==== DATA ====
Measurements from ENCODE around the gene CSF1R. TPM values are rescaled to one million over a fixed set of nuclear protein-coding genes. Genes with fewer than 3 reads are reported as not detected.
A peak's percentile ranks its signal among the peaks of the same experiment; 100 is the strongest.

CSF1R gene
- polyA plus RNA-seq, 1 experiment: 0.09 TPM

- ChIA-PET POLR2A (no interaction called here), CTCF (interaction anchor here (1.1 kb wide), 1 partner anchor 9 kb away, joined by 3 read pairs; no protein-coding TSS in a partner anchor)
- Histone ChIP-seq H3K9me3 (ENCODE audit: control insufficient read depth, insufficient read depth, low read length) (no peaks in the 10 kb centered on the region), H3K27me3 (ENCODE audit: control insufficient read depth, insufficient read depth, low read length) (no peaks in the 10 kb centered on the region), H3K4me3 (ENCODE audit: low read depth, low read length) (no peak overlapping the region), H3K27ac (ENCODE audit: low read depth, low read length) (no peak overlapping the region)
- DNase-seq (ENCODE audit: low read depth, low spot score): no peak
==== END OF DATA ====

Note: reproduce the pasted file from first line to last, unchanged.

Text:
Measurements from ENCODE around the gene CSF1R. TPM values are rescaled to one million over a fixed set of nuclear protein-coding genes. Genes with fewer than 3 reads are reported as not detected.
A peak's percentile ranks its signal among the peaks of the same experiment; 100 is the strongest.

CSF1R gene
- polyA plus RNA-seq, 1 experiment: 0.09 TPM

- ChIA-PET POLR2A (no interaction called here), CTCF (interaction anchor here (1.1 kb wide), 1 partner anchor 9 kb away, joined by 3 read pairs; no protein-coding TSS in a partner anchor)
- Histone ChIP-seq H3K9me3 (ENCODE audit: control insufficient read depth, insufficient read depth, low read length) (no peaks in the 10 kb centered on the region), H3K27me3 (ENCODE audit: control insufficient read depth, insufficient read depth, low read length) (no peaks in the 10 kb centered on the region), H3K4me3 (ENCODE audit: low read depth, low read length) (no peak overlapping the region), H3K27ac (ENCODE audit: low read depth, low read length) (no peak overlapping the region)
- DNase-seq (ENCODE audit: low read depth, low spot score): no peak